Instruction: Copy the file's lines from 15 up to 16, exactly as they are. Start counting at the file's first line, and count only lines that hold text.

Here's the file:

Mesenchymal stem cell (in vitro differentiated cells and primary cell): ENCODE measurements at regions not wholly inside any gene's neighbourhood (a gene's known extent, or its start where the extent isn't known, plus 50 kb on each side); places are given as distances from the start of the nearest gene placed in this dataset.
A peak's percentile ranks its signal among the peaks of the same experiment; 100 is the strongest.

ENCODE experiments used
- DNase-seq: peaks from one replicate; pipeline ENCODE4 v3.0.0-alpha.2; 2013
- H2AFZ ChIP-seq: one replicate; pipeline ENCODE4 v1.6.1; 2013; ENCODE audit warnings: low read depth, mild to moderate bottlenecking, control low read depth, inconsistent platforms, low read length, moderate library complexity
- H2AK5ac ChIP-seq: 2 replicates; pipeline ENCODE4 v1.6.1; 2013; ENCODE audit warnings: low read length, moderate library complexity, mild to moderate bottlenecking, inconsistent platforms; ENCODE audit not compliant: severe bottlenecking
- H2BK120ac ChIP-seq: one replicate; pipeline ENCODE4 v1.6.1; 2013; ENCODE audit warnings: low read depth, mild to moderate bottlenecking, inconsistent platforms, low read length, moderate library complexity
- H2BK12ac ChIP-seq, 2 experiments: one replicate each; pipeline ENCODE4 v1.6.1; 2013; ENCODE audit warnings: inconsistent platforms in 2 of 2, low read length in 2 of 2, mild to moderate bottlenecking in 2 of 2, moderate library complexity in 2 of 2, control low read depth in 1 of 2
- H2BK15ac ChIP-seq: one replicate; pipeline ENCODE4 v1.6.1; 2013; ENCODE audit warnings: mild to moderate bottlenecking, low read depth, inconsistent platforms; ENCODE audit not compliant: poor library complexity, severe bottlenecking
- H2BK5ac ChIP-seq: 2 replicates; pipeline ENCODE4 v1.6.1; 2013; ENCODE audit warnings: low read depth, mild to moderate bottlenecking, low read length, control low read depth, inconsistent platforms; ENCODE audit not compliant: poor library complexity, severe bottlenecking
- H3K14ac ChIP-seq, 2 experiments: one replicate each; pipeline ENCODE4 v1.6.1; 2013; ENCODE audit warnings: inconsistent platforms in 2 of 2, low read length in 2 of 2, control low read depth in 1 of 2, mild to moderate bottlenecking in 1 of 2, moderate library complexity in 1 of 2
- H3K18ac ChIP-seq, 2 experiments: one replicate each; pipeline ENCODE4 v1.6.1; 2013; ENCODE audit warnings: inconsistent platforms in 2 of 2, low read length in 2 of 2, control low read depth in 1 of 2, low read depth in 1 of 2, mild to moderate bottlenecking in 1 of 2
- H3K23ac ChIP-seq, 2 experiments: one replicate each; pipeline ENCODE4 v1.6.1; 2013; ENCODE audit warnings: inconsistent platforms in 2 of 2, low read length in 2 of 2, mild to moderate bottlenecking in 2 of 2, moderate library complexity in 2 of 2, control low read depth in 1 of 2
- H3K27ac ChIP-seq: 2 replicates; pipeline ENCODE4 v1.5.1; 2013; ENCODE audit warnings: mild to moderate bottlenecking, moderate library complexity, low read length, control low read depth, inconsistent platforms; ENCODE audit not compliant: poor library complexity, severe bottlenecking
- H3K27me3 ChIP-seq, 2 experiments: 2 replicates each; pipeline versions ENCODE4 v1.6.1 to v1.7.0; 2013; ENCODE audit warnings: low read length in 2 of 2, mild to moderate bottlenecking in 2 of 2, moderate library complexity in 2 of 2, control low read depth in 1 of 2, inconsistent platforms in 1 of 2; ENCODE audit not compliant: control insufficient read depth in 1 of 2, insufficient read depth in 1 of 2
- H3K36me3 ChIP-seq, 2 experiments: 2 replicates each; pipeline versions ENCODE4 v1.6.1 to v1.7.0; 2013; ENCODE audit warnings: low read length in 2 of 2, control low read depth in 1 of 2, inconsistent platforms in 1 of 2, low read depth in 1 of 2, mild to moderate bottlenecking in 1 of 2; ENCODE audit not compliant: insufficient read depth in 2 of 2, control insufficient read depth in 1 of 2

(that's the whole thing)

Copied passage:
- H3K27me3 ChIP-seq, 2 experiments: 2 replicates each; pipeline versions ENCODE4 v1.6.1 to v1.7.0; 2013; ENCODE audit warnings: low read length in 2 of 2, mild to moderate bottlenecking in 2 of 2, moderate library complexity in 2 of 2, control low read depth in 1 of 2, inconsistent platforms in 1 of 2; ENCODE audit not compliant: control insufficient read depth in 1 of 2, insufficient read depth in 1 of 2
- H3K36me3 ChIP-seq, 2 experiments: 2 replicates each; pipeline versions ENCODE4 v1.6.1 to v1.7.0; 2013; ENCODE audit warnings: low read length in 2 of 2, control low read depth in 1 of 2, inconsistent platforms in 1 of 2, low read depth in 1 of 2, mild to moderate bottlenecking in 1 of 2; ENCODE audit not compliant: insufficient read depth in 2 of 2, control insufficient read depth in 1 of 2